How many games have you played in the past where villainous robots are taking over the world? Or how many times have you watched Terminator and thought, ‘maybe robots and AI aren’t a great idea’? How many times have you heard of someone losing their job because of a robot? Exactly. Robots are seen as the baddies and are DEFINITELY going to destroy humanity one day. Not all robots are bad though, with the 2D puzzling-adventure Monobot proof of that. I mean, sure, it has nasty destructive robots in it and humanity is seemingly non-existent (probably not a coincidence), but it also stars a cute little robot named Mono that just wants to learn more about his own existence.
Check out a gallery of screenshots for the game down below:
Monobot’s tale is sparse on detail to begin with, but players will learn more as they progress further through the game. Whilst a lot of the storytelling is environmental and ties into Mono’s struggles, there are also logs that detail what happened to humanity. I mean, there’s a REASON you don’t see humans in this world and it’s interesting to find out more about it. It is Mono’s story that’s most interesting though, and whilst it can be a little bit predictable in places, it was nice to learn more about his origin and purpose.
It’s within the gameplay that Monobot shines, with its blend of puzzle-solving, platforming, and stealth making for an enjoyable experience. A lot of early game mechanics are simple, with things such as jumping across obstacles, moving blocks to activate platforms, or evading enemies showing off Mono’s more basic capabilities. It doesn’t take long before he unlocks some new abilities though, such as his magnetic grappling hook, a teleportation skill, and the use of a vehicle. It all fleshes out the experiences and gives the player plenty to do.
The game’s puzzles are mostly well-designed too, with some clever enigmas in Mono’s way as he ventures across the environment. Some of these utilise the game mechanics in creative ways too, with Mono’s platforming prowess often used in co-ordination with his grappling or teleportation to get through some of the trickier segments. Players will definitely need quick reactions, but a bit of clever thinking and tinkering is a must too.
“It’s within the gameplay that Monobot shines, with its blend of puzzle-solving, platforming, and stealth making for an enjoyable experience.”
That being said, whilst the puzzles were effective, there were some aspects of Monobot’s design that felt like it was built to make the player fail first. There were plenty of occasions where an enemy would give me next to no time to respond to its appearance or a platform would fall with little warning, meaning death was inevitable the first time I encountered it. Of course, you learn from your mistakes and prepare better the next time around, but it felt like there were a series of forced instances of trial-and-error where players have to learn from their mistakes as opposed to having a fighting chance to overcome them at the first time of asking. Or maybe I’m just bad at the game… who knows? Either way, some puzzles do fall short of the mark as far as being challenging is concerned, though it’s not enough of an issue to make the game less fun to play.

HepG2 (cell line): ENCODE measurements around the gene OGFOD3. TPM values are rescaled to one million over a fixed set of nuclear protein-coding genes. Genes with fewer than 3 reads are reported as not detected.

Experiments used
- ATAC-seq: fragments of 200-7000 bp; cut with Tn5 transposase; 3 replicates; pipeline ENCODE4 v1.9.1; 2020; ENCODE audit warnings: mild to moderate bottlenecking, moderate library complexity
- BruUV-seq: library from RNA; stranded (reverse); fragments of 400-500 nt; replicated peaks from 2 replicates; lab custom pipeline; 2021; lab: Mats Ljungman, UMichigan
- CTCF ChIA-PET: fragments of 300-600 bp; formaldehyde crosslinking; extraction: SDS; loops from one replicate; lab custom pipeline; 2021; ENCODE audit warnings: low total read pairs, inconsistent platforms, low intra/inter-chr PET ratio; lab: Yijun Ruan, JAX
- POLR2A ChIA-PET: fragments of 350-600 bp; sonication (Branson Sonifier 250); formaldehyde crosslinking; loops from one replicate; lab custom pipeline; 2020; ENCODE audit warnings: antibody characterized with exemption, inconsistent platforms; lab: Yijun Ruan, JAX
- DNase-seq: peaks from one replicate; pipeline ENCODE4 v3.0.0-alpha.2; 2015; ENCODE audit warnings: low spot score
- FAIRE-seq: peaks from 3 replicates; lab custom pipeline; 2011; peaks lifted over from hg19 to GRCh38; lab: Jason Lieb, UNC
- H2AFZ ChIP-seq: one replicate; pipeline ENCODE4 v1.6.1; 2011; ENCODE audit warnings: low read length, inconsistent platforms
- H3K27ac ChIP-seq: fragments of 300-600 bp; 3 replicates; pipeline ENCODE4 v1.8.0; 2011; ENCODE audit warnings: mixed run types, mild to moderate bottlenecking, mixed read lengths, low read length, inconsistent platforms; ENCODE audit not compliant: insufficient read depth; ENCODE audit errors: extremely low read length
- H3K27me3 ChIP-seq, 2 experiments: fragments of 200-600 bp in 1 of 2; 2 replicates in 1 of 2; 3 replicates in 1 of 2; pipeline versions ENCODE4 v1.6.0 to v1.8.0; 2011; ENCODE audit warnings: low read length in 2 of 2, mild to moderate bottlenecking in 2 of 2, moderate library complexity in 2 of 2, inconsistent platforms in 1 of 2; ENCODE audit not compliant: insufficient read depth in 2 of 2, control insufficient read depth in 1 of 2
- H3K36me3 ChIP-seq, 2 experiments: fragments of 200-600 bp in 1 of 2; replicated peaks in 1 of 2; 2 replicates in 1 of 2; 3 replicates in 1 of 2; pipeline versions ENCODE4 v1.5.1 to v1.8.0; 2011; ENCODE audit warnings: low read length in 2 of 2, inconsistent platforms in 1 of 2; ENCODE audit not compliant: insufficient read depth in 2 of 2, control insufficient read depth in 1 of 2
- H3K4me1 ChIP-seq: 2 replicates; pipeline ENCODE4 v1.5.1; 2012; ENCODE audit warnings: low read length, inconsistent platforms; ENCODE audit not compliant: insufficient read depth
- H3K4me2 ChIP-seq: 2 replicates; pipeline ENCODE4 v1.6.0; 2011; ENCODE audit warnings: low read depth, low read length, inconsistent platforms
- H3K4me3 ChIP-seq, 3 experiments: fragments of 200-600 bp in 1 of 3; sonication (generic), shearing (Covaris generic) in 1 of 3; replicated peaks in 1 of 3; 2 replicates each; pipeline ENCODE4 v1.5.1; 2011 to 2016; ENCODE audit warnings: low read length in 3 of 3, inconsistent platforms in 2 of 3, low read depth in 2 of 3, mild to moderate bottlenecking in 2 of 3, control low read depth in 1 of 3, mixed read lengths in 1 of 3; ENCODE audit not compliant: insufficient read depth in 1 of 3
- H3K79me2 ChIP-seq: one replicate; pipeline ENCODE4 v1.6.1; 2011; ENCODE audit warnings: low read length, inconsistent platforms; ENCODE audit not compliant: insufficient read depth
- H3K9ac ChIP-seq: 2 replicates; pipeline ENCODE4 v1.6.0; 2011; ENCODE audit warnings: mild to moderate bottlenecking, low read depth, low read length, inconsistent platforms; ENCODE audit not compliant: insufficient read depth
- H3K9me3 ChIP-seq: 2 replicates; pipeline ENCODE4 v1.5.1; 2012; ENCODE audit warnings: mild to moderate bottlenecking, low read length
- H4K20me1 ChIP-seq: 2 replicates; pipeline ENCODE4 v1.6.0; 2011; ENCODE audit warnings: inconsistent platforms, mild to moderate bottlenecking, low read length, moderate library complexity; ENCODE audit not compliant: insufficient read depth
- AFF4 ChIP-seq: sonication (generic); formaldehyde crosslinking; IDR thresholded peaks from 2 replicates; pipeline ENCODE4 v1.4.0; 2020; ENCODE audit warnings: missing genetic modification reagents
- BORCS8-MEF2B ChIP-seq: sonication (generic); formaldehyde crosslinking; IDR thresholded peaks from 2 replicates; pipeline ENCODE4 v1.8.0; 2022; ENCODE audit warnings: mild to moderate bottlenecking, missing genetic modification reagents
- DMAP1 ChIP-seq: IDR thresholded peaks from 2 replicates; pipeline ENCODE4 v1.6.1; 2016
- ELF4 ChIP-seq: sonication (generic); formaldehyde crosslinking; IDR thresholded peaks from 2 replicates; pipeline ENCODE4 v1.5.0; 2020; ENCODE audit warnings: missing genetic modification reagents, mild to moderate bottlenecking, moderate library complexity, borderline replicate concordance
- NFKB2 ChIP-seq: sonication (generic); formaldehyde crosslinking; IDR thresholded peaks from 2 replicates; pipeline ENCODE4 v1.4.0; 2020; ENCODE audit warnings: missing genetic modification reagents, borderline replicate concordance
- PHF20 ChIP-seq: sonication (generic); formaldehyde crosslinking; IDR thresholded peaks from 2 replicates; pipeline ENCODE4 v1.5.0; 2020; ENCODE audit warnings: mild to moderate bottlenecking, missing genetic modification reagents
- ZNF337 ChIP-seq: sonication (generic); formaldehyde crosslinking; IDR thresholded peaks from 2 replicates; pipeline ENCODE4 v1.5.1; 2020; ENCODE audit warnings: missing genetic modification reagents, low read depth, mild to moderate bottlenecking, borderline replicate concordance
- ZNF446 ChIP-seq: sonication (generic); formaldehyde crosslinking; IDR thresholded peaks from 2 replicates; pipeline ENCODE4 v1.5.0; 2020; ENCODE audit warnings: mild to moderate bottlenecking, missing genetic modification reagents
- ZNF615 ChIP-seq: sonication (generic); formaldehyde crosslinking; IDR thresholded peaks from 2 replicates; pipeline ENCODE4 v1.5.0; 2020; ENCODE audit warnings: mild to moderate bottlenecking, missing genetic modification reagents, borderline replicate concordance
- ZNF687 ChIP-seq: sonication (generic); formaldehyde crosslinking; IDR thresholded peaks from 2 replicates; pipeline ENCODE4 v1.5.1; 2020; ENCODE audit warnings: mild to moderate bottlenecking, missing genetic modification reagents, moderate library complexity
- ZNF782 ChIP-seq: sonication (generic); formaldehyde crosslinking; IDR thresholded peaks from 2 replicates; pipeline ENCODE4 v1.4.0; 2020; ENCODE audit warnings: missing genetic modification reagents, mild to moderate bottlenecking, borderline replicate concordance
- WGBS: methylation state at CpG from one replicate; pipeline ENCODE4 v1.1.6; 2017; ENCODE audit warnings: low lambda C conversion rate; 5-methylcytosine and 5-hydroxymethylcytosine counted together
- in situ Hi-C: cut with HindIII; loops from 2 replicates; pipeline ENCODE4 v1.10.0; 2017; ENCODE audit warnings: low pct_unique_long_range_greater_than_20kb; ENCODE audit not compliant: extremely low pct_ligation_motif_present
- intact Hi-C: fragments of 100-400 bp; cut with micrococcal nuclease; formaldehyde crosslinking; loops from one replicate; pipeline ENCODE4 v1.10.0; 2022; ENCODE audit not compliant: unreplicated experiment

There are more traditional puzzles featured across Monobot too, with things such as moving a ball through a set of pipes, connecting an energy beam over a set of nodes, or moving circuit pieces to connect them together giving players a break from the puzzle-platforming antics. Whilst these offered a nice diversion, they didn’t offer anything that players haven’t done in gaming PLENTY of times in the past.
“A lot of the game’s strengths lie in the diversity of the tasks it offers, but it rarely surprised me or caught me off-guard with some unique mechanic.”
It could be argued that a sense of familiarity is present throughout a lot of Monobot’s design. Whilst the puzzle-platforming mechanics are neat, it doesn’t really offer anything that I hadn’t seen before. That’s not a problem by any means and a lot of the game’s strengths lie in the diversity of the tasks it offers, but it rarely surprised me or caught me off-guard with some unique mechanic. Don’t get me wrong, some of the puzzles are superb and were fun to solve, but they were never really innovative.
Still, the gameplay mechanics offered more than enough to keep me entertained whilst playing, whilst the story remained intriguing too. I’ve also got to give a shout out to the visual design, with Monobot bringing with it plenty of attractive sci-fi sights that were cool to uncover in-game. Whilst it does feature a lot of typical hallmarks of a futuristic dystopian landscape, I had a good time seeing everything the world had to offer and where Mono fit in within it all.
Monobot offers a fun sci-fi adventure that brings with it some neat puzzling mechanics, an intriguing narrative, and a world full of cool sights. Its biggest issue? It doesn’t do anything you wouldn’t have seen before. It didn’t stop the game from being enjoyable by any means, but it did mean that it didn’t stand out as much when comparted to similar and more inventive titles in the genre.
Still, if you’re a fan of 2D puzzle-platformers, Monobot is easy to recommend. It might not be the most innovative game you’ve played, but there’s still a good time to be had across its six-hour adventure.
Developer: DreamSmith Studio
Platform(s): PC (Reviewed)